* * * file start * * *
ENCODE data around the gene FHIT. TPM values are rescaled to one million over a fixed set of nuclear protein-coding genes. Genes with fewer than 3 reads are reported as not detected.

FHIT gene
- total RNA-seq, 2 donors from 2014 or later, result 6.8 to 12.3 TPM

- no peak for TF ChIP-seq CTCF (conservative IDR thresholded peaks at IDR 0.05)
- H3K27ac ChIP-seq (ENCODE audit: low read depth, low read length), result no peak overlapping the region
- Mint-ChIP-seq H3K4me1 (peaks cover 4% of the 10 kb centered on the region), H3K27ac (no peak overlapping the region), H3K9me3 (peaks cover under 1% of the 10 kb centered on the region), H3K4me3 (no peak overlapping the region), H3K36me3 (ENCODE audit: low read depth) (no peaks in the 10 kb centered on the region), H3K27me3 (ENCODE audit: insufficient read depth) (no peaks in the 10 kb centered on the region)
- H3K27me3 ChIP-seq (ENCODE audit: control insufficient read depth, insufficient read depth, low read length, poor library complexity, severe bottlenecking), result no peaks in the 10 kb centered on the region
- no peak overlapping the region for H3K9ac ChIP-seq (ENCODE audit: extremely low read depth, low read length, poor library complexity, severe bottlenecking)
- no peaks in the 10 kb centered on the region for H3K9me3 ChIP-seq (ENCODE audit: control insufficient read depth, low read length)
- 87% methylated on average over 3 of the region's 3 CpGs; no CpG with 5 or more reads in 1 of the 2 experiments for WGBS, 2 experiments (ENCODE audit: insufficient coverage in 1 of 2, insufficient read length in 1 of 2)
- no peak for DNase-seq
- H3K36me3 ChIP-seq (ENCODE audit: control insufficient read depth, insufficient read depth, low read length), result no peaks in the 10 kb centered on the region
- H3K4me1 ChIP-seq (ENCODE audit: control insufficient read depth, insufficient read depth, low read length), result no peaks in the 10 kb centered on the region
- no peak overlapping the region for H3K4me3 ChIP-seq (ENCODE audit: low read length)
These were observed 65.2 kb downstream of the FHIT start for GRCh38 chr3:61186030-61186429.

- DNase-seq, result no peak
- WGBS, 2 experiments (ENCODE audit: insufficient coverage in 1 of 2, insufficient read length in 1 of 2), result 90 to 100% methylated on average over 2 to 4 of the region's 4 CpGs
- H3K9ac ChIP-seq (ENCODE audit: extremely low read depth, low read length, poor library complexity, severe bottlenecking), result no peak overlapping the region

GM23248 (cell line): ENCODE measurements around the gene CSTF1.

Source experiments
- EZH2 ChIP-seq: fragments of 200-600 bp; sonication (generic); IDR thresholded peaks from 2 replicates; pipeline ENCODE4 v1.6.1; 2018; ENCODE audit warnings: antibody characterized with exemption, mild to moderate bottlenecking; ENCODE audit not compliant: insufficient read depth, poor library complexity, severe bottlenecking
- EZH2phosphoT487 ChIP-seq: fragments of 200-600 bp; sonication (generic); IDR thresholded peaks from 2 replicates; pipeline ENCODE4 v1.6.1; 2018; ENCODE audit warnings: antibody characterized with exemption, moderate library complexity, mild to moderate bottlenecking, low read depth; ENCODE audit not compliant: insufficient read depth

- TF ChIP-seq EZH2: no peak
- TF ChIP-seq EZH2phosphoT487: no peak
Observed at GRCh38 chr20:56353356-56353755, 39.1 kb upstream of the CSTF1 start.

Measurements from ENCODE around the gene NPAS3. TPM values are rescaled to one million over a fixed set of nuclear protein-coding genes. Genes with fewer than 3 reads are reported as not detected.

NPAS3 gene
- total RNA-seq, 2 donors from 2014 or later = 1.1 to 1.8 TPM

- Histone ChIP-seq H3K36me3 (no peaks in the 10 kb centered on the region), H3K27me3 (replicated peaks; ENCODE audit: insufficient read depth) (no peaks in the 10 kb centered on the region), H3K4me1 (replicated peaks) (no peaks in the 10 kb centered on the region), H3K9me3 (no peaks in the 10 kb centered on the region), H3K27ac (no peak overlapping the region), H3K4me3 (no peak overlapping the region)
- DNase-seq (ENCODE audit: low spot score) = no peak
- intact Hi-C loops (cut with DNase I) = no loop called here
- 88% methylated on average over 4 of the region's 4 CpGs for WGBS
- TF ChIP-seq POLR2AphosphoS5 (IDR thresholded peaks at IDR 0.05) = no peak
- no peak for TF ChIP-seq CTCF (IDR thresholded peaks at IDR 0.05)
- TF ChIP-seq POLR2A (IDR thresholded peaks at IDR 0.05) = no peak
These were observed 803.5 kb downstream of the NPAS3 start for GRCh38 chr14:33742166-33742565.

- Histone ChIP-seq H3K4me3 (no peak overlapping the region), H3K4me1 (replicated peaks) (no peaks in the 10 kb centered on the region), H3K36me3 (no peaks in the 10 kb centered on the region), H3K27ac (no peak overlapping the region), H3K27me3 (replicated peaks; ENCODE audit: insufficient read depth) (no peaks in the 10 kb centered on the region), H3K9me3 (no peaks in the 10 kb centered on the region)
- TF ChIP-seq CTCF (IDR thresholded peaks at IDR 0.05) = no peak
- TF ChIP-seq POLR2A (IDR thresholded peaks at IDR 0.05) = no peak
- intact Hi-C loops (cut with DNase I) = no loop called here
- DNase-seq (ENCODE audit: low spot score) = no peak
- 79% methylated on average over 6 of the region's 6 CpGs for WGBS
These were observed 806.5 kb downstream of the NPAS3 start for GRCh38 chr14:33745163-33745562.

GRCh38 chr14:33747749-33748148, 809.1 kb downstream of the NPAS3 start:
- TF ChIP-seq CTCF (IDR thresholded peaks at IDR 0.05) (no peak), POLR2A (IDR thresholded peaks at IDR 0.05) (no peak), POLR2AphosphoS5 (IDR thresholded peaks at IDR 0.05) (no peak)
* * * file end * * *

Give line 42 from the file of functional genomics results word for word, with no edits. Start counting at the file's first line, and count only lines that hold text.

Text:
- 79% methylated on average over 6 of the region's 6 CpGs for WGBS